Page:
PG&E and the Camp Fire

An article in the San Francisco Chronicle, December 7, 2018, said:

“Authorities had removed failed wire sections and the jumper extension, the lawsuit says. A spokesman for the California Department of Forestry and Fire Protection, or Cal Fire, declined to comment.”

“PG&E has also reported another part of its equipment malfunctioned shortly after the fire began, a revelation that has come under scrutiny as Cal Fire investigates a possible second start to the Camp Fire.”

Within a couple of days of the fire starting, stories came out in the press that there were reports from PG&E of a downed or failed transmission line. The report was submitted minutes before the fire started and well before anyone was able to respond.

This is one of a number of fires, going back as far as the early 2000s, that PG&E is responsible for. In June of 2018, CAL FIRE issued a report that “equipment owned and operated by PG&E ignited 12 wildfires that raged in hot, dry weather and high winds across Northern California in October, charring hundreds of square miles in Sonoma County and beyond, destroying thousands of structures and killing 18 people.” – Press Democrat

It’s worth noting that this was 4 months before the worst fire in California history would claim the lives of 85 residents. Many others, as of this writing on December 7, 2018, are still missing and some may never be found.

Recovery From the Camp Fire

You can take several steps to start on the road to recovery. This event was declared a state and national disaster, making millions of dollars available to residents who’ve lost everything.

Your home: Rebuilding is only just beginning and make take years. It’s important that foundations are closely inspected. This fire burned so hot that it cracked concrete and melted roads. Many of the items we use every day, especially appliances and vehicles, can become toxic when melted. The area should be checked for toxic spills. Landslides and flooding become common as there is no longer any vegetation to restrict the flow of mud and water. An engineer can look at a home and help to mitigate potential damage.

Your family: Events like this can lead to nightmares for everyone, behavior issues in children, and depression in adults. There are resources available for free to residents to help them with their mental health. Also, the smoke from the fire can leave lasting effects on the body. If anyone develops a cough, lethargy, or any other unusual symptoms, they should be checked out immediately.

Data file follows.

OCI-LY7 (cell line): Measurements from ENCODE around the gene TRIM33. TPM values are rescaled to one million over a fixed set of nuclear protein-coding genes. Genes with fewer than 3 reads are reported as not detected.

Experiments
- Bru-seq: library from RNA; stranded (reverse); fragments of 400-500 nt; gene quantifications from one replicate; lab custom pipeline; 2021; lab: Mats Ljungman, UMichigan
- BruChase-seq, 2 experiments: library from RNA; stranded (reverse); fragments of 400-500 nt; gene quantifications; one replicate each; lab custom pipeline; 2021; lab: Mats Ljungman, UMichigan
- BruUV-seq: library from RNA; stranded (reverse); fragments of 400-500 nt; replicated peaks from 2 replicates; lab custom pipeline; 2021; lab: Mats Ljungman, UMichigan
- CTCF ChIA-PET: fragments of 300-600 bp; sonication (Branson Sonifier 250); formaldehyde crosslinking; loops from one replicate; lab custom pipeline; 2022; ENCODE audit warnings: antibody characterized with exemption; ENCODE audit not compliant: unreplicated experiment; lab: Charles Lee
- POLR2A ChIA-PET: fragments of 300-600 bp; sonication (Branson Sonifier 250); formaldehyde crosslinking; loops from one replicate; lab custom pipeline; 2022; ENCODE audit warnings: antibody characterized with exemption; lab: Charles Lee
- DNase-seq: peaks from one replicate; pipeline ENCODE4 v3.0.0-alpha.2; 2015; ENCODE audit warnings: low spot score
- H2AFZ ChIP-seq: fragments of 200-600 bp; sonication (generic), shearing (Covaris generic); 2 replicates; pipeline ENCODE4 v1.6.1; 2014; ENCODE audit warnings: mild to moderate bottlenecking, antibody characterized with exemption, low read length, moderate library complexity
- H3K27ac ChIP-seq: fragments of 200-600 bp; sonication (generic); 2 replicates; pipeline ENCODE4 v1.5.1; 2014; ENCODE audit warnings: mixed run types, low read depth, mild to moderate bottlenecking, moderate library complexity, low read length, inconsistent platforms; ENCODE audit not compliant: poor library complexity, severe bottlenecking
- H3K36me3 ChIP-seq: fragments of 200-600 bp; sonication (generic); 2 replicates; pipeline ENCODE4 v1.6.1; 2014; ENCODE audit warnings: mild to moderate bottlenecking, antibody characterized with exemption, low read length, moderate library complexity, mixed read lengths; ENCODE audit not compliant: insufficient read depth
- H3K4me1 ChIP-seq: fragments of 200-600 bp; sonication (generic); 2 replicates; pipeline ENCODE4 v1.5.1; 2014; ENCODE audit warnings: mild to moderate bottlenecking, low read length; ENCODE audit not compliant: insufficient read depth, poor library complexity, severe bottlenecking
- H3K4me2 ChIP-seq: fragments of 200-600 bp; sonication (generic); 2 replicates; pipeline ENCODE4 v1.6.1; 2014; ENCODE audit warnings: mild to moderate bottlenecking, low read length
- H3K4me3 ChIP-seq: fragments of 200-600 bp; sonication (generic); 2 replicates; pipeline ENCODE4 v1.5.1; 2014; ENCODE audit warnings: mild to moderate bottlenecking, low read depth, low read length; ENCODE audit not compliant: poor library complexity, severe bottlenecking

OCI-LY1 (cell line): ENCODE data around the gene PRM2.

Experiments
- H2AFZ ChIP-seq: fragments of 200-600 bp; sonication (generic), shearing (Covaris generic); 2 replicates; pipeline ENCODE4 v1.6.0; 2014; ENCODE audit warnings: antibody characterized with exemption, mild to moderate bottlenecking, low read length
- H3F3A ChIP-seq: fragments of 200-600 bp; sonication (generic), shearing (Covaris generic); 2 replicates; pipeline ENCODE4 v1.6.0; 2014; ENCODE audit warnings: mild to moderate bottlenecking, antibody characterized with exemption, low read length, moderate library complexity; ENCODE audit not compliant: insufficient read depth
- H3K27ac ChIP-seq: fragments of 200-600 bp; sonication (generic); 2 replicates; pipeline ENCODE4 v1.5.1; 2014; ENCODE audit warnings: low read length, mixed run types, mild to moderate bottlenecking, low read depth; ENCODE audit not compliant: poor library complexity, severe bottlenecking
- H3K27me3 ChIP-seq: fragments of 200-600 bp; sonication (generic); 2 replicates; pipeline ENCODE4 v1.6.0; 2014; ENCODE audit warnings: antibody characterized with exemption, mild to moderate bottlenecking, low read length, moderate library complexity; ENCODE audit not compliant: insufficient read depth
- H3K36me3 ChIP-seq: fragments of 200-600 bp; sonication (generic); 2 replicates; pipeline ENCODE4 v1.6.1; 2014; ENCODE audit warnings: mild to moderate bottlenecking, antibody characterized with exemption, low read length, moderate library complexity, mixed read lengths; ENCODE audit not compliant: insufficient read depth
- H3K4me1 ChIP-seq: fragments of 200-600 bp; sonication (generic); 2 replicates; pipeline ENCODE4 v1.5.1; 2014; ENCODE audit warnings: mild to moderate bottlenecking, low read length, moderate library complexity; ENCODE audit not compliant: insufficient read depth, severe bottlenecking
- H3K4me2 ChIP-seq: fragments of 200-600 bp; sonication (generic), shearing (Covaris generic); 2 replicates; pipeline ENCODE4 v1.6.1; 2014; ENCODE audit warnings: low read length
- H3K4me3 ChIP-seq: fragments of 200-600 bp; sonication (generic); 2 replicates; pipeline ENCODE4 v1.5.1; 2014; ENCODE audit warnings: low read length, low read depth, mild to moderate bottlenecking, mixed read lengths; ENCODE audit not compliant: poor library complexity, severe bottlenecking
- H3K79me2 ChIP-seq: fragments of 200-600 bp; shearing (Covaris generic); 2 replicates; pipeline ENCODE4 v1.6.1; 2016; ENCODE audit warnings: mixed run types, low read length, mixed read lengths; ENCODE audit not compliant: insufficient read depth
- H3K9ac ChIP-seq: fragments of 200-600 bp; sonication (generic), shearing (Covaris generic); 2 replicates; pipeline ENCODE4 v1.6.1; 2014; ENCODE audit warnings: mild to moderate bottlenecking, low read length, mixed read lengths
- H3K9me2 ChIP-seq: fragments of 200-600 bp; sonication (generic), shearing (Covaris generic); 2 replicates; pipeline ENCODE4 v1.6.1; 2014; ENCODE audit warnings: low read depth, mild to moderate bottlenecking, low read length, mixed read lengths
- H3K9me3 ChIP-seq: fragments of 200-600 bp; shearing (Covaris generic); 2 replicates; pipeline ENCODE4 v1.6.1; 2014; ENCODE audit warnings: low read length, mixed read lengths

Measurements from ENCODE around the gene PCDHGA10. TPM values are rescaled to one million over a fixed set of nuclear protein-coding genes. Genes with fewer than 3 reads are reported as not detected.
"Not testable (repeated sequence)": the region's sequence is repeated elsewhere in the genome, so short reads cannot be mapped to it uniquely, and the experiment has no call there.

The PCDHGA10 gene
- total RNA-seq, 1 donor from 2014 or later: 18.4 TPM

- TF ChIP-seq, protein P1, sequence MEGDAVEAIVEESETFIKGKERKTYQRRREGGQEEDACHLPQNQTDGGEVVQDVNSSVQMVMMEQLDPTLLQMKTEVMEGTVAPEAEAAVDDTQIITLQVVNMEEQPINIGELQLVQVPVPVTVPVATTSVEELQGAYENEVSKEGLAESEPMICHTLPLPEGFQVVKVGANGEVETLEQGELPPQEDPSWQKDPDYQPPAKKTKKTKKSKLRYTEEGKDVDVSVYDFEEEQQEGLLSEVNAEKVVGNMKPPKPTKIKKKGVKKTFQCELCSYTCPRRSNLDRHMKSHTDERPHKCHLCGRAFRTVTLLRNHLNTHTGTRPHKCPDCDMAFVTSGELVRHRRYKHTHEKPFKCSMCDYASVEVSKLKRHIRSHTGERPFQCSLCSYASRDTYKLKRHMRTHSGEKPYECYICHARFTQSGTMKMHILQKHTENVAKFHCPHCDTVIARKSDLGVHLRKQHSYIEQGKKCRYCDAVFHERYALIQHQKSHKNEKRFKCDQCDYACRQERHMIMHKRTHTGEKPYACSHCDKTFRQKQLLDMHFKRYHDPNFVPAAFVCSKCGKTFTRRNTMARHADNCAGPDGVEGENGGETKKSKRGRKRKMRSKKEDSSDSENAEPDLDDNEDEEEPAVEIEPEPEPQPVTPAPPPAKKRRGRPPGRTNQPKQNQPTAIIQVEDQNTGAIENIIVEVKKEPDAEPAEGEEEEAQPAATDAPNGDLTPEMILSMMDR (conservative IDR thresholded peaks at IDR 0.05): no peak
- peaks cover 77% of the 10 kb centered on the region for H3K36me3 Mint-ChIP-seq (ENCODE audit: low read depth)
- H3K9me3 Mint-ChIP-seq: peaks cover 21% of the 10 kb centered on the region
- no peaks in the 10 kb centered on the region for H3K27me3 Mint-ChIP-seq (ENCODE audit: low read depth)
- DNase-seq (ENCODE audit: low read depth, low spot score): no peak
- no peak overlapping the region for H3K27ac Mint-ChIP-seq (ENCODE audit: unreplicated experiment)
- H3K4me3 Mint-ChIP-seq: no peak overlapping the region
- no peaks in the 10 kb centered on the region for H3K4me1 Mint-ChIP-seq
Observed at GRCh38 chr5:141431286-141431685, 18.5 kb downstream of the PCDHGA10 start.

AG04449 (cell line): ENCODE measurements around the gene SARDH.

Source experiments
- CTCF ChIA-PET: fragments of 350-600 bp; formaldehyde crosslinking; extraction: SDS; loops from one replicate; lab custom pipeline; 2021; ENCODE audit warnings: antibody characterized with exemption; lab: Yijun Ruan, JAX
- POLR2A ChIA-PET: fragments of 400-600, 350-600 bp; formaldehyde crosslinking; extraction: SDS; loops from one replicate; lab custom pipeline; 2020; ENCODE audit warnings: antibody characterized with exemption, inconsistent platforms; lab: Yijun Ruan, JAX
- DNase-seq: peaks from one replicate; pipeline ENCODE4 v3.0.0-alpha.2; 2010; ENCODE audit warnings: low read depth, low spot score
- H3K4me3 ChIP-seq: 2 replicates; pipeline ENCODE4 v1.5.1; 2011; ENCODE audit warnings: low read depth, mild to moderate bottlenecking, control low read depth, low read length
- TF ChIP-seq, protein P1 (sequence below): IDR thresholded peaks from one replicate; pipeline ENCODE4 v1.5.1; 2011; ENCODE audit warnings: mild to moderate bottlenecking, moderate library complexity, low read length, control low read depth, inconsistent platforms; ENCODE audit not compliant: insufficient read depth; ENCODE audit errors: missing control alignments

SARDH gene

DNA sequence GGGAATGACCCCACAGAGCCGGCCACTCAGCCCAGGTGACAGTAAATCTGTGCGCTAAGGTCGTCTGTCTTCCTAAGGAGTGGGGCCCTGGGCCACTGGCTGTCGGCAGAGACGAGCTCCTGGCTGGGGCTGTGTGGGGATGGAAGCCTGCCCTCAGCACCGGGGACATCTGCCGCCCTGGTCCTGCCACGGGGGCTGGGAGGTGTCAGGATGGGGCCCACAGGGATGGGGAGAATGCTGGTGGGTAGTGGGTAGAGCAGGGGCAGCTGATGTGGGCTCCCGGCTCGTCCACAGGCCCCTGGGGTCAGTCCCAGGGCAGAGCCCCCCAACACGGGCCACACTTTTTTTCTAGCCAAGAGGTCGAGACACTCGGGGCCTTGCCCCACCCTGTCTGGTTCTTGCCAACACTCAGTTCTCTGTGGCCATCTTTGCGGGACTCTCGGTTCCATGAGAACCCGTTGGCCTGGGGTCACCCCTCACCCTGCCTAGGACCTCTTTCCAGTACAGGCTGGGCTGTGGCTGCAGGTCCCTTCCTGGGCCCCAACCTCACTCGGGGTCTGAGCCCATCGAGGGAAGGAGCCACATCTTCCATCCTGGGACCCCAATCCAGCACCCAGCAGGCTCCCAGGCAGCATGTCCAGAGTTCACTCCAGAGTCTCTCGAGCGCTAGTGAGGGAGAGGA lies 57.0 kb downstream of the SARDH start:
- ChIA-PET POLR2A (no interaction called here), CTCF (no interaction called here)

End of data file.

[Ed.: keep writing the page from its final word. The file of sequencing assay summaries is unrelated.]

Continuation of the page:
Your financial life: Lawsuits have already been filed in courts in San Francisco against PG&E. The lawsuits state that PG&E neglected to properly maintain their equipment and its failure led to the Camp Fire. While a final official report may be more than a year away and these cases can go on for a long time, now’s the time to join a lawsuit to make sure that you get what you deserve from the people responsible for this fire, alleged to be PG&E at this time.

Frequently Asked Questions

You can pursue any real damages, including wrongful deathloss of property, loss of business, personal injury, and other legal damages. Speak to an attorney from Singleton Schreiber to find out about your case.

Very little. You’ll tell your story and supply documentation to your attorney. The attorney will handle it from there. Very few of these cases require anyone to appear in court.

No. All attorney fees will be paid for by the defendant, in this case, PG&E.

No. The attorney is only entitled to the money they work to get you. If you file suit against PG&E, that will be all the attorney can get a share of. If you need an attorney to sue your insurance company, they might get a portion of that payout, but your attorney will discuss that with you.

The deadline was October 21, 2019. While the deadline has passed, there may still be things that your Singleton Schreiber attorney can do for you.